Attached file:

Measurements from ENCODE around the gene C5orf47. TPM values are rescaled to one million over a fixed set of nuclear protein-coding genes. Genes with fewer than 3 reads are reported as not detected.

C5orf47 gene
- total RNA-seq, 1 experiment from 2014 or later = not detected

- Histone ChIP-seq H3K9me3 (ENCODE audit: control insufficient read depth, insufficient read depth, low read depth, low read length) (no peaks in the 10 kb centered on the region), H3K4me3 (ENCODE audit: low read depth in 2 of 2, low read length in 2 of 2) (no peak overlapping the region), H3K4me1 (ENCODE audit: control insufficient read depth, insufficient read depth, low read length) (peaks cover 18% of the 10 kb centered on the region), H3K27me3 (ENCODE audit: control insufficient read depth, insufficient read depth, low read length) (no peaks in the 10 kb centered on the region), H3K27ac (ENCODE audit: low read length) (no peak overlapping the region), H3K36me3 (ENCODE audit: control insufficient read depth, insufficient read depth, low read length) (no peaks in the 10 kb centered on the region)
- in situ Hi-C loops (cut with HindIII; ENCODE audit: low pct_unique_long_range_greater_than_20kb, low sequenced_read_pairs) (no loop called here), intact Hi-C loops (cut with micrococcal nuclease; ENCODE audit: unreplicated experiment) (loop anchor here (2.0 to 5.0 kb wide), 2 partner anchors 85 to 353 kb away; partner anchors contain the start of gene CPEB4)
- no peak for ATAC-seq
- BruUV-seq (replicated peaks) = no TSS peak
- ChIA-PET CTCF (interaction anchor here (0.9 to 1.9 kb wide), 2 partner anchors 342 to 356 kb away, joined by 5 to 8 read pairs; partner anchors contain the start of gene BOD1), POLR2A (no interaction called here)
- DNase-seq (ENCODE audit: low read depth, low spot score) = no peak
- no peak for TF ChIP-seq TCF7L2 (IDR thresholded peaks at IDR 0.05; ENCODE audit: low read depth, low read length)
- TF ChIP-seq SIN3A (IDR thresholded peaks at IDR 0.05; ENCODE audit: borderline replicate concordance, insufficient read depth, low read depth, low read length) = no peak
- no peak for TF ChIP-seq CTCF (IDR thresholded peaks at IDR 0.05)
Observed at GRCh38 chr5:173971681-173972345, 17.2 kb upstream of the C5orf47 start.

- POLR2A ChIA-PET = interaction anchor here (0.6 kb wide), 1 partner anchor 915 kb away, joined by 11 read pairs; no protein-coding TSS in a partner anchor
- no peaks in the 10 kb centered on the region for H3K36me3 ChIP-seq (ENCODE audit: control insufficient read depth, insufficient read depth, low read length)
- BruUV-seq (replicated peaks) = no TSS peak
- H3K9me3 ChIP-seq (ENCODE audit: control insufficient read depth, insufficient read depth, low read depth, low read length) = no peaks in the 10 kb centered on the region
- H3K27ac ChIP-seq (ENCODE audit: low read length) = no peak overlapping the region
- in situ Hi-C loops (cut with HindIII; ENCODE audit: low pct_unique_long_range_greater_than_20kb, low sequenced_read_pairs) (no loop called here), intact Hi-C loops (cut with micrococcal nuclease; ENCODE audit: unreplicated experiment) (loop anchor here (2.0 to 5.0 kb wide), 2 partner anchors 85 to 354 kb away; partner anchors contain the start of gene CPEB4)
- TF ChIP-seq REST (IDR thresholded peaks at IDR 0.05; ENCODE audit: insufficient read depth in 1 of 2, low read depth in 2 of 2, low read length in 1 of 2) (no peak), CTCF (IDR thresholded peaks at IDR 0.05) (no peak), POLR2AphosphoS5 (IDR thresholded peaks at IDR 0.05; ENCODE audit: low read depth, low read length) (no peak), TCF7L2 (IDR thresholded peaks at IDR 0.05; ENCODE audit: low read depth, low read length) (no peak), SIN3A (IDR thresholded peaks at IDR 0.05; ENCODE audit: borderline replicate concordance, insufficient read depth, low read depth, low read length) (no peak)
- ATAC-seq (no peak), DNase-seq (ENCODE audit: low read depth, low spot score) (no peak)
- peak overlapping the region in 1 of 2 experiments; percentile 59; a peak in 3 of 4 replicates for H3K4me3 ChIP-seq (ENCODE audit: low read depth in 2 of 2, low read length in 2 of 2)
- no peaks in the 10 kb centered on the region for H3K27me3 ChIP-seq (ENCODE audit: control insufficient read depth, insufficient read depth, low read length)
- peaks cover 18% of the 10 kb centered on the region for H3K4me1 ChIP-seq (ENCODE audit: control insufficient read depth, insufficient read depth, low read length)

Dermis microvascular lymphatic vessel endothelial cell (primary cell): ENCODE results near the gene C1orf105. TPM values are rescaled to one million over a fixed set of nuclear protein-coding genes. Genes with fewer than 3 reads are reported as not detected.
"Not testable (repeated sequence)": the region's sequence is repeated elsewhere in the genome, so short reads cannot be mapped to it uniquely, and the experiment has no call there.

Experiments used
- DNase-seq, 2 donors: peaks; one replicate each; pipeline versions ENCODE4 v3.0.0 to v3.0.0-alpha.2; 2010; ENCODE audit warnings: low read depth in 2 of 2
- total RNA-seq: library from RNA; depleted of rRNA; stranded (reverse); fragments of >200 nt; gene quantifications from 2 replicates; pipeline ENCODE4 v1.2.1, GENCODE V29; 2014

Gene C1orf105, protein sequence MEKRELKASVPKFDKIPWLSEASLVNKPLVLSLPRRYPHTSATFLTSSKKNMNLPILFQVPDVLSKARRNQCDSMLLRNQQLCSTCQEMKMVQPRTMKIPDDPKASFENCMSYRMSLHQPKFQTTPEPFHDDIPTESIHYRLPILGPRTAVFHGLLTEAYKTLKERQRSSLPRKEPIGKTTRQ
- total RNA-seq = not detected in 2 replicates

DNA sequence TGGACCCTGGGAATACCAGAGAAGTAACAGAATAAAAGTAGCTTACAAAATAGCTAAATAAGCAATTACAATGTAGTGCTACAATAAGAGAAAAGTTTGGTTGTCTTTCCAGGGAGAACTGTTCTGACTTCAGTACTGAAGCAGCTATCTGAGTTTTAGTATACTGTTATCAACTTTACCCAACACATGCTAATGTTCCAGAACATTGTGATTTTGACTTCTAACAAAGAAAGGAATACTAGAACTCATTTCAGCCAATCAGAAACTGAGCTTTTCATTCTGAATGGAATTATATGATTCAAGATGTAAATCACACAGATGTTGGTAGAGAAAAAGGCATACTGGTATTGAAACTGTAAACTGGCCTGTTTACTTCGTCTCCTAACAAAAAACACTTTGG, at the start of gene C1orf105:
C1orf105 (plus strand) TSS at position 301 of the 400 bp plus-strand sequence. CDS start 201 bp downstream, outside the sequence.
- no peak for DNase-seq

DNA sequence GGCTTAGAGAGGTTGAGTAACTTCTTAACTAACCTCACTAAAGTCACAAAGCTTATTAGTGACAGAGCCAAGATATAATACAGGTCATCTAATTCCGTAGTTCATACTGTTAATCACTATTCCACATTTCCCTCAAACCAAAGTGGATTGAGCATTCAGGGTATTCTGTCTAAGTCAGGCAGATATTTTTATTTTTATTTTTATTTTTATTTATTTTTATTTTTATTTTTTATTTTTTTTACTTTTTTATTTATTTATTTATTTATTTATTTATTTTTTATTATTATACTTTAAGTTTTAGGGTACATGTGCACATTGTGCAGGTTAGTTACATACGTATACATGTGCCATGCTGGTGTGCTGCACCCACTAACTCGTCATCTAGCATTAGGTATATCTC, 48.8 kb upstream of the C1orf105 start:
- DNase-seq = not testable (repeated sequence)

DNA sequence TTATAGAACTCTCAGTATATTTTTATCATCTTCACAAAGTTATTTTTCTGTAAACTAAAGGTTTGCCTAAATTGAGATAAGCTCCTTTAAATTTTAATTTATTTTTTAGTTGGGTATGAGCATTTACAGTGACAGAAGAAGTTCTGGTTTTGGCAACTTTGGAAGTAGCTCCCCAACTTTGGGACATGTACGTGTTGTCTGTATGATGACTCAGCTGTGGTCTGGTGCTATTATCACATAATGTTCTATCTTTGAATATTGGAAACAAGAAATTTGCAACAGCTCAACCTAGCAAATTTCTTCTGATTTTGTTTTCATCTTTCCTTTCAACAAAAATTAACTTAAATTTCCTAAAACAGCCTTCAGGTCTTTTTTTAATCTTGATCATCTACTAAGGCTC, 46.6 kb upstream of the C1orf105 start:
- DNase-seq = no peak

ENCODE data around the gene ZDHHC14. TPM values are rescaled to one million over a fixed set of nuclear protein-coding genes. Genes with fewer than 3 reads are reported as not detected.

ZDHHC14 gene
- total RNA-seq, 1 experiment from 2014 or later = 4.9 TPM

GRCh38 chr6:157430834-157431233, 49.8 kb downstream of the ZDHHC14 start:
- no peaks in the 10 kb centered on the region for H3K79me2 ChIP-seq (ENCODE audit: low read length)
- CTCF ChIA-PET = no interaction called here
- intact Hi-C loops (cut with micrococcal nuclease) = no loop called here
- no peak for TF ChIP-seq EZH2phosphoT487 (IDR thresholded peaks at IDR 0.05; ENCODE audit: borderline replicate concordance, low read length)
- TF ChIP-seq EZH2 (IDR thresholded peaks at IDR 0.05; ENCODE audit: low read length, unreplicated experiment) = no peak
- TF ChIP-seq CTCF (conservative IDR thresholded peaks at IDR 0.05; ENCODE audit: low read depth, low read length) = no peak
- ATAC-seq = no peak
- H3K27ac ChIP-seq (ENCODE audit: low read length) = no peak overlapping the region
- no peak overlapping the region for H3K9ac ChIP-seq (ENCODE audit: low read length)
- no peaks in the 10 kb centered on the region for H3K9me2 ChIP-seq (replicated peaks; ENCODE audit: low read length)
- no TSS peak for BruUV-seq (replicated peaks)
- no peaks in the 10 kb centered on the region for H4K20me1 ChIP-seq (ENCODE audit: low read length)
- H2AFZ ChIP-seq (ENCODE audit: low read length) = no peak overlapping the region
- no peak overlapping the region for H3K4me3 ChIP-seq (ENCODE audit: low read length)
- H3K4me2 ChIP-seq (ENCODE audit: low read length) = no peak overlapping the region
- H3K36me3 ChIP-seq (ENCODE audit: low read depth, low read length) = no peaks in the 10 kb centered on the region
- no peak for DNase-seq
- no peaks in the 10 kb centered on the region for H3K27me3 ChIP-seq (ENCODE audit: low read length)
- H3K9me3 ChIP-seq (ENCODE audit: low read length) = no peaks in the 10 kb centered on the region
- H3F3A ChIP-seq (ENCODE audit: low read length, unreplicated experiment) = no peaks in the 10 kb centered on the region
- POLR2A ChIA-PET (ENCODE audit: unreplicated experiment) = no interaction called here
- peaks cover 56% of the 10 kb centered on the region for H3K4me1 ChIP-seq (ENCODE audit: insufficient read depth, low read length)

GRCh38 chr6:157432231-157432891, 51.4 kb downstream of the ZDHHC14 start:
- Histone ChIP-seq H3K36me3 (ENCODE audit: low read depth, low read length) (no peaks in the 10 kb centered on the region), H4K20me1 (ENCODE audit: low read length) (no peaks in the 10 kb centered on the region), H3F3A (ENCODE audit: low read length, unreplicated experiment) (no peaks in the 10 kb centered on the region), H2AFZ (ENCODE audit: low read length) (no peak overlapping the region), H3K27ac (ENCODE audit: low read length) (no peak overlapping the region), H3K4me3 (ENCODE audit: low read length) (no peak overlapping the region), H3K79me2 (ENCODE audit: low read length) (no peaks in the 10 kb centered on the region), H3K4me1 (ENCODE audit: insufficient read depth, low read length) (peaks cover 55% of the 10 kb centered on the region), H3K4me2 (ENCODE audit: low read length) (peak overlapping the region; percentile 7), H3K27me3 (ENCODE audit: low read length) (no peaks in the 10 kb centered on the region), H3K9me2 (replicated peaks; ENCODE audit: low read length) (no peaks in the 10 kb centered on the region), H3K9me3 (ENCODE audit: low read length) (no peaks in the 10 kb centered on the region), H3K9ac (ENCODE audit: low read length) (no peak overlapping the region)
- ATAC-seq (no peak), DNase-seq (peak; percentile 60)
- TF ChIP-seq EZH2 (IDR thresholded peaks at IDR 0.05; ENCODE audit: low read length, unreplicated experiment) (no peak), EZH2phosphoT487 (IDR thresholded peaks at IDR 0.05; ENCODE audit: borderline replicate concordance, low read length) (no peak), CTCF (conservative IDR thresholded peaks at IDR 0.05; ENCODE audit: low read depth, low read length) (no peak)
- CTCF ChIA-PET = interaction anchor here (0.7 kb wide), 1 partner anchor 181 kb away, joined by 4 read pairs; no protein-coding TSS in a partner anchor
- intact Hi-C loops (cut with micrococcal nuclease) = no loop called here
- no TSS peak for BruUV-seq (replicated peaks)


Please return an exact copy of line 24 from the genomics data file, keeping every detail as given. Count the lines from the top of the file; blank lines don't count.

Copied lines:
- peaks cover 18% of the 10 kb centered on the region for H3K4me1 ChIP-seq (ENCODE audit: control insufficient read depth, insufficient read depth, low read length)